Tag Archives: Lock-Keeper’s House

The James River and Kanawha Canal

25 Aug

The James River and Kanawha Canal was to have been the key to Virginia becoming the economic center of the emerging United States in the late 1700’s. The project was envisioned by George Washington who surveyed and planned for the canal. In 1785, the James River Company was formed. A name change would create the James River and Kanawha Canal Company.


The purpose of the canal was to create a way to ship goods and people inland from Richmond. The hope was to connect the James River with the Kanawha River (in present day West Virginia) that would then connect to the Ohio River, the Mississippi River and finally to the Gulf of Mexico.

The problems began almost immediately. Floods and a shortage of funds hindered progress considerably. By 1790, a seven mile stretch from Richmond to Westham had opened. The War of 1812 caused it to slow as did the construction through the Piedmont’s rocky terrain. In 1820, the Commonwealth of Virginia took over the project and by 1825 the canal had reached Maidens Adventure in Goochland.  By 1851, the canal reached its furthest point, Buchanan, 196.5 miles west of Richmond.


The Lock-keepers House at Cedar Point

The canal met further delays during the Civil War when goods and people were not moving. Following the Civil War, the final blow to the canal came with the completion of railroad service to the Ohio River. In 1878, the James River and Kanawha Canal Company gave up and sold its towpaths to the Richmond and Allegheny Railroad Company. Turning basins, towpaths, and lock-keepers houses began to disappear with the rise of the locomotive.

Genito Culvert

Genito culvert

Beginning in the late 20th century there was a renewed interest in the old canal. In 1971, a 138 acre James River and Kanawha Canal Historic District was created. Richmond has a Canal Walk that stretches for 1.25 miles and Scottsville has a wonderful Canal exhibit. Goochland has the last remaining Lock-keepers house which was built in 1836 to serve Lock Number 7 at Cedar Point. There are also still a few culverts and aqueducts hidden in the woods along the old towpath which itself can still be seen in several places alongside of River Road West. Possibly one day Goochland itself will have a Canal Park to commemorate the part it once played in Washington’s great vision.

The Lock-Keepers House at Cedar Point

16 Nov

The Lock-Keeper’s House, circa 1836, is the last remaining lock-keeper’s house from the James River and Kanawha Canal system.  Located on Cedar Point Road in Goochland, the little building is a reminder of a time when the river was the fastest way to reach Richmond and the world.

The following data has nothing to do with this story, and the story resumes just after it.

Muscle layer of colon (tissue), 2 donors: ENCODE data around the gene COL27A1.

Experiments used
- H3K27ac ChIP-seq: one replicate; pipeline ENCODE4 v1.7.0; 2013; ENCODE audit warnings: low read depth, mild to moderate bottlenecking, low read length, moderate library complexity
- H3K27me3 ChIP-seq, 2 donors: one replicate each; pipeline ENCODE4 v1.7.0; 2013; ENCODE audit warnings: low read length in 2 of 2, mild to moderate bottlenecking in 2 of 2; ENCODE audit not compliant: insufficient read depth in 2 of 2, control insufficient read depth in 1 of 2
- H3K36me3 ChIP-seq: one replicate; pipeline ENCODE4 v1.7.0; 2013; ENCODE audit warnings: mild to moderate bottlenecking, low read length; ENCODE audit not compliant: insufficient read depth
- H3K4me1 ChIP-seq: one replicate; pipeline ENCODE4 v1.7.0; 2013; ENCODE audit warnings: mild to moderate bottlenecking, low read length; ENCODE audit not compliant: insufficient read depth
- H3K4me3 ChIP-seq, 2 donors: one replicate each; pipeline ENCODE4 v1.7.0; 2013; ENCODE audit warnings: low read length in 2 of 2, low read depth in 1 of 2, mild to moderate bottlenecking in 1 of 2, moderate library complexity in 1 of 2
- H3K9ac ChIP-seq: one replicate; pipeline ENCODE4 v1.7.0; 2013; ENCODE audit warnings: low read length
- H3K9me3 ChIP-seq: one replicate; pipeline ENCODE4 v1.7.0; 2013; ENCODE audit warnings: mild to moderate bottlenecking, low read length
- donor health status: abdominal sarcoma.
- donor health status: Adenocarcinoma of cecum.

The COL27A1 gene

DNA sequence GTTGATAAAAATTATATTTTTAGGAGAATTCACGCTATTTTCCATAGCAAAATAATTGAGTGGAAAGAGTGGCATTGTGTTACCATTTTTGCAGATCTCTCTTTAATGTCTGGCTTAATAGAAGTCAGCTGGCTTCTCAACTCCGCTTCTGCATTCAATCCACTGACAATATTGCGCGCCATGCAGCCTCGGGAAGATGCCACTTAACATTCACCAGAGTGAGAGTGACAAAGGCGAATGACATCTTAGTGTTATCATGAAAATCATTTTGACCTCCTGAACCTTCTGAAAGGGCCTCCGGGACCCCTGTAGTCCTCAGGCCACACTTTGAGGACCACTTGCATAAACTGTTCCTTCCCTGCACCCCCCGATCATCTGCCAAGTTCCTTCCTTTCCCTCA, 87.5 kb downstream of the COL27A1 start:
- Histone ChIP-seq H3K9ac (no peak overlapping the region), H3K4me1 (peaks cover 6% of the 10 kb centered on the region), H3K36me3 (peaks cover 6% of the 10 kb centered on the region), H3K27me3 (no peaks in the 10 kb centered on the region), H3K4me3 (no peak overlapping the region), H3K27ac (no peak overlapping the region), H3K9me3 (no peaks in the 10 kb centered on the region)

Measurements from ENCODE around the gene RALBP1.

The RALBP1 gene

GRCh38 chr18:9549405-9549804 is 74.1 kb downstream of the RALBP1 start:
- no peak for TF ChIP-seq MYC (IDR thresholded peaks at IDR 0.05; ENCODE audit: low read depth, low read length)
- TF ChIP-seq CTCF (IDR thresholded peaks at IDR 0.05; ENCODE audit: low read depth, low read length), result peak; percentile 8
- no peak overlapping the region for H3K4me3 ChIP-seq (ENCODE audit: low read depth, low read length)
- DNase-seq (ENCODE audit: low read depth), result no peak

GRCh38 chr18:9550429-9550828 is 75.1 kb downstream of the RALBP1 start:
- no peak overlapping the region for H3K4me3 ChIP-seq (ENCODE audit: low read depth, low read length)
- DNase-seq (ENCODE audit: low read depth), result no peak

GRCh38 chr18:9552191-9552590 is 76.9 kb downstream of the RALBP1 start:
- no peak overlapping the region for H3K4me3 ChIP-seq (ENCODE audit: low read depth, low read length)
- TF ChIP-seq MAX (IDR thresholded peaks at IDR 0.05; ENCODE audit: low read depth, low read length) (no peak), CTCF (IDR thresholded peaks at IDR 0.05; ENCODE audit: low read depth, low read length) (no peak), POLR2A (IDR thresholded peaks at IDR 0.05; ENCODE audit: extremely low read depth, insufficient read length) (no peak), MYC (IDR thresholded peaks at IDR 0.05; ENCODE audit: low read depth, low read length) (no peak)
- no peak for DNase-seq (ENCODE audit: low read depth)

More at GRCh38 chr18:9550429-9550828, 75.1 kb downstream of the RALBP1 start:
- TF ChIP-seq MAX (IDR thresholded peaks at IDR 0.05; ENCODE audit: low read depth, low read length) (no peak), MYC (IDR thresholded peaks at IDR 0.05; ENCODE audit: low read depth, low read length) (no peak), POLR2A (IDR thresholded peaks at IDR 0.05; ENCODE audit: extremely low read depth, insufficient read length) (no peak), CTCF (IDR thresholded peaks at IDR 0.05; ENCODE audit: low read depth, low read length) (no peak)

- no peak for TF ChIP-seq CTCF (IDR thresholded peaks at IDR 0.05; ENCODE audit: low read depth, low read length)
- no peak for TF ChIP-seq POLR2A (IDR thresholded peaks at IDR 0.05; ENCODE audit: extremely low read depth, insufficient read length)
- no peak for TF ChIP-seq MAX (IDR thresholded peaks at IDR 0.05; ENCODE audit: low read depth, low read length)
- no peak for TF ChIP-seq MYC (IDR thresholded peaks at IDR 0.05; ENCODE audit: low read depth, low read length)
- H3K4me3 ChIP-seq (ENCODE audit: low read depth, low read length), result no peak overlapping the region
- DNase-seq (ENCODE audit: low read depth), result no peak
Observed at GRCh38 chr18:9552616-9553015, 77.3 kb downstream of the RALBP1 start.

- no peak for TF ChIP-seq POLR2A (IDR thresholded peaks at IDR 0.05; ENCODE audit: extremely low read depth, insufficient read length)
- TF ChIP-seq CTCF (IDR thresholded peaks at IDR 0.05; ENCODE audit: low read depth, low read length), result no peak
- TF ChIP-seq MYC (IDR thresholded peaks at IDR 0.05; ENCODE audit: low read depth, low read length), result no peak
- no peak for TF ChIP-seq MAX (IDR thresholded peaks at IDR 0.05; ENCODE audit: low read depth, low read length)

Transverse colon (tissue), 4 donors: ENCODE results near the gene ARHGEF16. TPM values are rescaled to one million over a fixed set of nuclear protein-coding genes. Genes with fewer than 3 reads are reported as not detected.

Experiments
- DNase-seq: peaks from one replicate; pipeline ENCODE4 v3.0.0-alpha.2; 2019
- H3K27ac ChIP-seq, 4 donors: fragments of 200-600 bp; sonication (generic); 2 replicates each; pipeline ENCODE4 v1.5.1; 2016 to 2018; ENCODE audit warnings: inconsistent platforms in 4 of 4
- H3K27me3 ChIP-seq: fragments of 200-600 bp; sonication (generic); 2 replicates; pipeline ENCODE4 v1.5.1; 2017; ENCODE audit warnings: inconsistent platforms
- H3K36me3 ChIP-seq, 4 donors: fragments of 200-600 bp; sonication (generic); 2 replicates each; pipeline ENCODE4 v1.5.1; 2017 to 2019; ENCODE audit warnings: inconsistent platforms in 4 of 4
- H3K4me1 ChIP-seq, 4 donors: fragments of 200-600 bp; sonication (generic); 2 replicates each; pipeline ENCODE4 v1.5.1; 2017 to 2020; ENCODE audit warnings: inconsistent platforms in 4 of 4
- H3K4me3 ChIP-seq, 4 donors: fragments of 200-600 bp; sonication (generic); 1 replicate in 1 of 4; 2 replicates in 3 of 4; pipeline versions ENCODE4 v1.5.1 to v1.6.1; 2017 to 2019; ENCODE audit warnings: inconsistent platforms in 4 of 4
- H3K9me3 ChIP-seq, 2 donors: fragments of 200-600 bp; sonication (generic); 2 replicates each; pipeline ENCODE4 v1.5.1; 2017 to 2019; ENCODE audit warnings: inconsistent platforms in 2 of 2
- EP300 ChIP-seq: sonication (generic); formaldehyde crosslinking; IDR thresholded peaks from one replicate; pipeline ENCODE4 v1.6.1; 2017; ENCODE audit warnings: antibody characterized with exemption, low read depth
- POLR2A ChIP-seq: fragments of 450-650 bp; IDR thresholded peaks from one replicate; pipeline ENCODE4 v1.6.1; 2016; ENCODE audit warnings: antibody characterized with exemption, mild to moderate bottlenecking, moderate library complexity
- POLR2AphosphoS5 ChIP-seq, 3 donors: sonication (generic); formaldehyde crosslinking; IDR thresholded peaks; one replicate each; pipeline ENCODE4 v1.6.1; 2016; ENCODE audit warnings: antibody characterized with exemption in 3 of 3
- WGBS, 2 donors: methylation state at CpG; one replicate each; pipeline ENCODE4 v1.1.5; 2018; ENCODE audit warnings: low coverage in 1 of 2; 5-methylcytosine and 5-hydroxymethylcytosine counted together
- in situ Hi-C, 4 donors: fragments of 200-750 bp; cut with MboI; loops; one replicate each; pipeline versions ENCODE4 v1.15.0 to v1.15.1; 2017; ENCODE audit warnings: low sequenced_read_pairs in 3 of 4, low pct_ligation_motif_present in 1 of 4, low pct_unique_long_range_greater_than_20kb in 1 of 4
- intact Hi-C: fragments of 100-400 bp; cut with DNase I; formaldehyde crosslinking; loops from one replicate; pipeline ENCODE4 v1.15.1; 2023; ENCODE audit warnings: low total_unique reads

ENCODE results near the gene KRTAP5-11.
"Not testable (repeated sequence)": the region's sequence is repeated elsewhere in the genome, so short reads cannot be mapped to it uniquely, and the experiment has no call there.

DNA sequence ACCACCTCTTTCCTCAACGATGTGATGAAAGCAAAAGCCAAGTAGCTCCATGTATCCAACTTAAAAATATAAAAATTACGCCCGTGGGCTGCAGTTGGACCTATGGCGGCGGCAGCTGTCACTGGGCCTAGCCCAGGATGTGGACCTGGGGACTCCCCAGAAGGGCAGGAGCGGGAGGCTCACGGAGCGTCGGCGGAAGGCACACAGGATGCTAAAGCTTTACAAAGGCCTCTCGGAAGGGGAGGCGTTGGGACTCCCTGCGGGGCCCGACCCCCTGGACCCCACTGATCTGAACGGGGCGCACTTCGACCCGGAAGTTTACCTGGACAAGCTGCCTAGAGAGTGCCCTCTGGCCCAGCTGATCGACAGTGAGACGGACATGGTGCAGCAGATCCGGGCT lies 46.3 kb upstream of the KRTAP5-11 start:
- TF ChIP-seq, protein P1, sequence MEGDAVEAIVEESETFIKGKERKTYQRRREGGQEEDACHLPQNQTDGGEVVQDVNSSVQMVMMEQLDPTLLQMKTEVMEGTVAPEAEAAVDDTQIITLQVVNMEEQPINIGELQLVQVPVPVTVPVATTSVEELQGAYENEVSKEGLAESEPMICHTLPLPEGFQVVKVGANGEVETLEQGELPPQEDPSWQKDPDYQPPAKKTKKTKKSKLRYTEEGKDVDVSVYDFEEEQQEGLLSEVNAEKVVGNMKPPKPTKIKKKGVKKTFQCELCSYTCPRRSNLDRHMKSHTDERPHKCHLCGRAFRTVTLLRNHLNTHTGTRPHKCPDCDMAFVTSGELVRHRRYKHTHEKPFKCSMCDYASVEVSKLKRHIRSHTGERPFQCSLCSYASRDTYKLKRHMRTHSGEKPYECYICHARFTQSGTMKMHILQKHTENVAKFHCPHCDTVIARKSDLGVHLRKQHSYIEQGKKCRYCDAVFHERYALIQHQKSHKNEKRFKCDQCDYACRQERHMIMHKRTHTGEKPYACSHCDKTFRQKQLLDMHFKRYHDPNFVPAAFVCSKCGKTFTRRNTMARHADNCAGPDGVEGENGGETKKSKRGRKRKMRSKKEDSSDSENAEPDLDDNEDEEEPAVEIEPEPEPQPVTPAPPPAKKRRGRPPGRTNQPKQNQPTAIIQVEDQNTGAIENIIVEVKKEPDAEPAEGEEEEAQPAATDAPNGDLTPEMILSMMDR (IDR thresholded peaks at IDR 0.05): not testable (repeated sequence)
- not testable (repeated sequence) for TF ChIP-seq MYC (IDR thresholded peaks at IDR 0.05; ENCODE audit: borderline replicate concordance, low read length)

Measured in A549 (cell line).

Personally surveyed and planned by George Washington, The James River and Kanawha Canal began in 1785 to ease shipments of passengers and goods from the interior of Virginia to the coast.  After a series of financial difficulties, the Commonwealth of Virginia took over and in March of 1832, the James River and Kanawha Canal Company was formed to extend the canal to the Ohio River.  By 1836 a lock was needed to move the traffic around the rocks at Cedar Point so Lock Number 7 was constructed.  The Lock-Keeper’s house was built alongside the lock for toll collection, invoice and cargo checking and as a tavern for the passengers of canal boats.  The house was in use for these purposes until the late 1800’s when the Richmond and Allegheny Railroad laid tracks on the old towpath of the canal.  Railroads led to an end of the canal era but the house stayed in use as a home for the railroad section masters.  The house was finally sold into the private sector in the 1960’s.


The Cedar Point Lock-Keeper’s house is a two-story frame structure on a stone foundation.  The foundation is whitewashed 18” granite and the upper stories are covered in weatherboard.  The interior is still arranged, as it would have been in the canal era, three stacked rooms to the right and three to the left.  There are two stairways, one at either end of the house.  One was for the lock-keeper and the other was for guests of the tavern.  The top floor is divided into two rooms for overnight accommodations and do not connect.  The easternmost room was for ladies.  The two top rooms were reached by different staircases which allowed the ladies to come and go without having to go through the tavern.


The building has been damaged by floods and hurricanes on several occasions.  Two lines to the left of the basement entrance commemorate two early floods, one marked “30 Sept. 1870” and the other is for 1877.  Hurricane Camille arrived in 1969 with more flooding but the highest level so far would be caused by Hurricane Agnes.  That event in June of 1972 caused the river to rise 15 feet above flood stage causing water to rise 3 feet above the second level floor.  A bronze plaque commemorates Hurricane Agnes’ flood level on the outside of the house.  In November of 1974, the Lock-Keeper’s House was named to the National Register of Historic Places.


The Lock-Keeper’s House is currently listed for sale with Goochland Realty, Inc. realtor Vernell Burton.  The house has been converted to a home and offers a cozy atmosphere and incredible views of the James River.  The Historical Society is hoping that a buyer will keep the home intact for future generations.  If you are interested in purchasing the house, call 804-784-5288.

James River

James River

Contributed by James Richmond of the Goochland County Historical Society

To read more about The Lock-Keeper’s House: read volume 7, No. 1 of the Goochland County Historical Society’s magazine.